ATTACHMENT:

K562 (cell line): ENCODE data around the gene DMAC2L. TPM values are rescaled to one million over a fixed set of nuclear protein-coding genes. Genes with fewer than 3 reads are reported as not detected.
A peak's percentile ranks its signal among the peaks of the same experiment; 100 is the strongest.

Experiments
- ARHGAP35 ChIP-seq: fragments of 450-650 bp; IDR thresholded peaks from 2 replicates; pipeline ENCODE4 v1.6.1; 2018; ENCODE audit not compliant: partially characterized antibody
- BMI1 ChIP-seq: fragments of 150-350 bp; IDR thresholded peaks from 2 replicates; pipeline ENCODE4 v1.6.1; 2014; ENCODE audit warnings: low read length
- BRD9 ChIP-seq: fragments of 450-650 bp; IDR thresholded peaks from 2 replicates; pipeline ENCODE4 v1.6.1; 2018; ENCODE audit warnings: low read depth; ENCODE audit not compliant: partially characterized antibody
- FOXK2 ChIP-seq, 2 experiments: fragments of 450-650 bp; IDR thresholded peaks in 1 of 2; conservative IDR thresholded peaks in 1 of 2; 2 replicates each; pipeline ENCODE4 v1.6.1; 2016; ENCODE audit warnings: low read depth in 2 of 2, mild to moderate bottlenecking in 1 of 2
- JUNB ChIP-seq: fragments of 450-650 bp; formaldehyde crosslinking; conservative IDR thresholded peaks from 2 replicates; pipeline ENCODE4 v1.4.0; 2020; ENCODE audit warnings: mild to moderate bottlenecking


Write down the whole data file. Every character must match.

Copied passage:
K562 (cell line): ENCODE data around the gene DMAC2L. TPM values are rescaled to one million over a fixed set of nuclear protein-coding genes. Genes with fewer than 3 reads are reported as not detected.
A peak's percentile ranks its signal among the peaks of the same experiment; 100 is the strongest.

Experiments
- ARHGAP35 ChIP-seq: fragments of 450-650 bp; IDR thresholded peaks from 2 replicates; pipeline ENCODE4 v1.6.1; 2018; ENCODE audit not compliant: partially characterized antibody
- BMI1 ChIP-seq: fragments of 150-350 bp; IDR thresholded peaks from 2 replicates; pipeline ENCODE4 v1.6.1; 2014; ENCODE audit warnings: low read length
- BRD9 ChIP-seq: fragments of 450-650 bp; IDR thresholded peaks from 2 replicates; pipeline ENCODE4 v1.6.1; 2018; ENCODE audit warnings: low read depth; ENCODE audit not compliant: partially characterized antibody
- FOXK2 ChIP-seq, 2 experiments: fragments of 450-650 bp; IDR thresholded peaks in 1 of 2; conservative IDR thresholded peaks in 1 of 2; 2 replicates each; pipeline ENCODE4 v1.6.1; 2016; ENCODE audit warnings: low read depth in 2 of 2, mild to moderate bottlenecking in 1 of 2
- JUNB ChIP-seq: fragments of 450-650 bp; formaldehyde crosslinking; conservative IDR thresholded peaks from 2 replicates; pipeline ENCODE4 v1.4.0; 2020; ENCODE audit warnings: mild to moderate bottlenecking